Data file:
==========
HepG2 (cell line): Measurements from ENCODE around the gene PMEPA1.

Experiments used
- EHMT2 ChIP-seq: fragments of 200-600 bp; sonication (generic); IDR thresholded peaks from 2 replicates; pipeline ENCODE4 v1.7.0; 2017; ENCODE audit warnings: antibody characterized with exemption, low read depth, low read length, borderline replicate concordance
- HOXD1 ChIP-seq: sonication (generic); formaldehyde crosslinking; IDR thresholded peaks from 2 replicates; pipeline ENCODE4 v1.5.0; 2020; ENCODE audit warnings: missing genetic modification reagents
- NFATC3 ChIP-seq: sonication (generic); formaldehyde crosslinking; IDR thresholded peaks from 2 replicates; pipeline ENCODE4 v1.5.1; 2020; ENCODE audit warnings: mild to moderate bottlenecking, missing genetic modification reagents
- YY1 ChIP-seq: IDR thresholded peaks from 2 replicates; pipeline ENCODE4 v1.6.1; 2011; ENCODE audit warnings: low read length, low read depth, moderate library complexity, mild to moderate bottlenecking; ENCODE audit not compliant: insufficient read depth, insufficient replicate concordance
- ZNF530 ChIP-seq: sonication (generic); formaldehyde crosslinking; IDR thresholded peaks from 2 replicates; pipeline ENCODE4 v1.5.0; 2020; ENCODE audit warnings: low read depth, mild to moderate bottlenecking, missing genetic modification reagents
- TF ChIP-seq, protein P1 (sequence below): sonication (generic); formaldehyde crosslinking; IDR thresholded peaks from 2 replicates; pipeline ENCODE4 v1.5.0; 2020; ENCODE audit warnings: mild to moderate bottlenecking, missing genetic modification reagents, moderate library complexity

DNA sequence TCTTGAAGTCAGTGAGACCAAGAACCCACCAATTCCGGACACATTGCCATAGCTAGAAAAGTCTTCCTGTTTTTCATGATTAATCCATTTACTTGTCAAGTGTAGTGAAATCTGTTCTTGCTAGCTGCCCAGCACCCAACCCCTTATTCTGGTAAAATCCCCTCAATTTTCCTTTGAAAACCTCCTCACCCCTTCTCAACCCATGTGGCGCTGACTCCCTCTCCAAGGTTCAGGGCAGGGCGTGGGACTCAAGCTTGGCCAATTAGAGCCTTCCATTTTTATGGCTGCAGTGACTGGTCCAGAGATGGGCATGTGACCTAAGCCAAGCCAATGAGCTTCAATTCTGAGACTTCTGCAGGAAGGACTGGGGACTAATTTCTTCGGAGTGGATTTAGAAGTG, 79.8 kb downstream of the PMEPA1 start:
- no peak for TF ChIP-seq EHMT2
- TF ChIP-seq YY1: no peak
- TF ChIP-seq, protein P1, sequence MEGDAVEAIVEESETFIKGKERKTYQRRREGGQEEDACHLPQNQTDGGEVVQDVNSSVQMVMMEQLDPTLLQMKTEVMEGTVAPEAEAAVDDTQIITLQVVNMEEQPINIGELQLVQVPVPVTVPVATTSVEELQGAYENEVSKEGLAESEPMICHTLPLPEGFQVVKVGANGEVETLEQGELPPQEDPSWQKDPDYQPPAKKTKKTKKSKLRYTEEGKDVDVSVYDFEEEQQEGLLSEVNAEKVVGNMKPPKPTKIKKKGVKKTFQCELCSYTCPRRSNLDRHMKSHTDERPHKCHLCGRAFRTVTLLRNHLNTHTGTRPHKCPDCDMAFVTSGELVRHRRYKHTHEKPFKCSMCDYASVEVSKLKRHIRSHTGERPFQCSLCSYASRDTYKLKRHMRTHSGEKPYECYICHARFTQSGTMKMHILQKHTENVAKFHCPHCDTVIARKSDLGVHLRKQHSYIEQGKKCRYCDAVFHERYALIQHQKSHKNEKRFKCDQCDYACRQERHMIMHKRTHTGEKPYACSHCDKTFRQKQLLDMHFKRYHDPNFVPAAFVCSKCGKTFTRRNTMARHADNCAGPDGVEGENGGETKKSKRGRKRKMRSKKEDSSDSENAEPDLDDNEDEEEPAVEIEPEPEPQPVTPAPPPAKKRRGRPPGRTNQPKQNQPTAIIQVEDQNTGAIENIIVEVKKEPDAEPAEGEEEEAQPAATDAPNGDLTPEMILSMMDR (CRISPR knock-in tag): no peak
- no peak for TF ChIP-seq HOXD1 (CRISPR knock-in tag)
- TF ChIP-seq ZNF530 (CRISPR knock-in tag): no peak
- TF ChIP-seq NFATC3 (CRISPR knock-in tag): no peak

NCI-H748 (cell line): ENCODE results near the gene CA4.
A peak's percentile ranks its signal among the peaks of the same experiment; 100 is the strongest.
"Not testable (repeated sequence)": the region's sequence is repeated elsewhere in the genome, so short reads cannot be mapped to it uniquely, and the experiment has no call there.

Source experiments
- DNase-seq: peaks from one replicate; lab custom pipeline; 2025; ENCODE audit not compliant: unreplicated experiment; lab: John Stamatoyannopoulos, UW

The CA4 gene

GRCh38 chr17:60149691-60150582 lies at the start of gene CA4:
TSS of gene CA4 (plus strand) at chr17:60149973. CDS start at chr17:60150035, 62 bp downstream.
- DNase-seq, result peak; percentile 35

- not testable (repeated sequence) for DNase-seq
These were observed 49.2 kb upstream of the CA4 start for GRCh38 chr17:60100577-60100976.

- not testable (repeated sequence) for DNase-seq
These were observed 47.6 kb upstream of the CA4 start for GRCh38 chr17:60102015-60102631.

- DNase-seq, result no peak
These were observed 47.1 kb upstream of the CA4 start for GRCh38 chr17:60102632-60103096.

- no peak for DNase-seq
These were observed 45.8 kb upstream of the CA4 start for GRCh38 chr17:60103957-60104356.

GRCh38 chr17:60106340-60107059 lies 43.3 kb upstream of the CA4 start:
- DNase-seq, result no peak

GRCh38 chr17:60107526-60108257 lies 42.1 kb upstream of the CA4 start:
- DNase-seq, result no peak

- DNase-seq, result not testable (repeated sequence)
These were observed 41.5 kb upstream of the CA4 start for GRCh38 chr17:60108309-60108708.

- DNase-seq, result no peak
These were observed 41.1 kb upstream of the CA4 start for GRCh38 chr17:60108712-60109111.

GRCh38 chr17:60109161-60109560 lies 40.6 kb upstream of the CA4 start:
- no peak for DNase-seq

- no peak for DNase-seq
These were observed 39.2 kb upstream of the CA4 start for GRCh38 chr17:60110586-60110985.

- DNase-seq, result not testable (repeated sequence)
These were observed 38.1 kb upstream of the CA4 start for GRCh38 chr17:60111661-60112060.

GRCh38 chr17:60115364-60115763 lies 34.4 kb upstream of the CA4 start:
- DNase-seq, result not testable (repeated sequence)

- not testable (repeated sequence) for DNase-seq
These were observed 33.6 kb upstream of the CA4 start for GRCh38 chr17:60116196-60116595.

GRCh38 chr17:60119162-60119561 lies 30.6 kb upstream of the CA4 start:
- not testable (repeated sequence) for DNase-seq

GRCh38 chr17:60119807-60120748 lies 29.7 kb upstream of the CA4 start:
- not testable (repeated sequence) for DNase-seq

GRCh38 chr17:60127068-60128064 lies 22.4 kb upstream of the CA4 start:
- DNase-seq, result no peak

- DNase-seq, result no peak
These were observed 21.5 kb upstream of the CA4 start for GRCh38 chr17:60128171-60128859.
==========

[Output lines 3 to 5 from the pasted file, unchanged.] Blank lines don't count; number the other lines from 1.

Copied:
- EHMT2 ChIP-seq: fragments of 200-600 bp; sonication (generic); IDR thresholded peaks from 2 replicates; pipeline ENCODE4 v1.7.0; 2017; ENCODE audit warnings: antibody characterized with exemption, low read depth, low read length, borderline replicate concordance
- HOXD1 ChIP-seq: sonication (generic); formaldehyde crosslinking; IDR thresholded peaks from 2 replicates; pipeline ENCODE4 v1.5.0; 2020; ENCODE audit warnings: missing genetic modification reagents
- NFATC3 ChIP-seq: sonication (generic); formaldehyde crosslinking; IDR thresholded peaks from 2 replicates; pipeline ENCODE4 v1.5.1; 2020; ENCODE audit warnings: mild to moderate bottlenecking, missing genetic modification reagents